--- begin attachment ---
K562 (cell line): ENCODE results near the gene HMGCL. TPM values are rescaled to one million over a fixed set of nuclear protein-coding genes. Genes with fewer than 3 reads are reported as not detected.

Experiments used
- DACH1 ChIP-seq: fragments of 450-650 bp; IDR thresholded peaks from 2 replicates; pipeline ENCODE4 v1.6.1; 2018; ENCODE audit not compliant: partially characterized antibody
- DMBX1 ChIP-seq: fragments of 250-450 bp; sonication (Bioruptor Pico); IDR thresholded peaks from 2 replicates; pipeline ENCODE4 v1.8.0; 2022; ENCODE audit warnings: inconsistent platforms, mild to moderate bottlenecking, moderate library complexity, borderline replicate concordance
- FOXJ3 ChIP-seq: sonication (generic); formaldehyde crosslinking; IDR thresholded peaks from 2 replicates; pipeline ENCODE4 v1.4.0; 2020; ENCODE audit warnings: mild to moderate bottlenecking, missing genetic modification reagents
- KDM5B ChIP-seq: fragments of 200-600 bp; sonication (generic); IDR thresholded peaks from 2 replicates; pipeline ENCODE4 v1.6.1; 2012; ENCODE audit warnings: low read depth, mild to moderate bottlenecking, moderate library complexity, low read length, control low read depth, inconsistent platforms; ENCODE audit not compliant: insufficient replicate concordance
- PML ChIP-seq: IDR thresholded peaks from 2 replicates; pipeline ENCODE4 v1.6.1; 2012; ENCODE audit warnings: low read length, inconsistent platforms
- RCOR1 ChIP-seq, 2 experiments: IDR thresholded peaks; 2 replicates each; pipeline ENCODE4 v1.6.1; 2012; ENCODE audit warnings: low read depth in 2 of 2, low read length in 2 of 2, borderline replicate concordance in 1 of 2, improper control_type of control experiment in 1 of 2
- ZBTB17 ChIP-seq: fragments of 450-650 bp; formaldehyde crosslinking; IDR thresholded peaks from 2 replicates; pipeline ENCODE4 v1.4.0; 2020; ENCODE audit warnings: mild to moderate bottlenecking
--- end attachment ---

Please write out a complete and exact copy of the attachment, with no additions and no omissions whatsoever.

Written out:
K562 (cell line): ENCODE results near the gene HMGCL. TPM values are rescaled to one million over a fixed set of nuclear protein-coding genes. Genes with fewer than 3 reads are reported as not detected.

Experiments used
- DACH1 ChIP-seq: fragments of 450-650 bp; IDR thresholded peaks from 2 replicates; pipeline ENCODE4 v1.6.1; 2018; ENCODE audit not compliant: partially characterized antibody
- DMBX1 ChIP-seq: fragments of 250-450 bp; sonication (Bioruptor Pico); IDR thresholded peaks from 2 replicates; pipeline ENCODE4 v1.8.0; 2022; ENCODE audit warnings: inconsistent platforms, mild to moderate bottlenecking, moderate library complexity, borderline replicate concordance
- FOXJ3 ChIP-seq: sonication (generic); formaldehyde crosslinking; IDR thresholded peaks from 2 replicates; pipeline ENCODE4 v1.4.0; 2020; ENCODE audit warnings: mild to moderate bottlenecking, missing genetic modification reagents
- KDM5B ChIP-seq: fragments of 200-600 bp; sonication (generic); IDR thresholded peaks from 2 replicates; pipeline ENCODE4 v1.6.1; 2012; ENCODE audit warnings: low read depth, mild to moderate bottlenecking, moderate library complexity, low read length, control low read depth, inconsistent platforms; ENCODE audit not compliant: insufficient replicate concordance
- PML ChIP-seq: IDR thresholded peaks from 2 replicates; pipeline ENCODE4 v1.6.1; 2012; ENCODE audit warnings: low read length, inconsistent platforms
- RCOR1 ChIP-seq, 2 experiments: IDR thresholded peaks; 2 replicates each; pipeline ENCODE4 v1.6.1; 2012; ENCODE audit warnings: low read depth in 2 of 2, low read length in 2 of 2, borderline replicate concordance in 1 of 2, improper control_type of control experiment in 1 of 2
- ZBTB17 ChIP-seq: fragments of 450-650 bp; formaldehyde crosslinking; IDR thresholded peaks from 2 replicates; pipeline ENCODE4 v1.4.0; 2020; ENCODE audit warnings: mild to moderate bottlenecking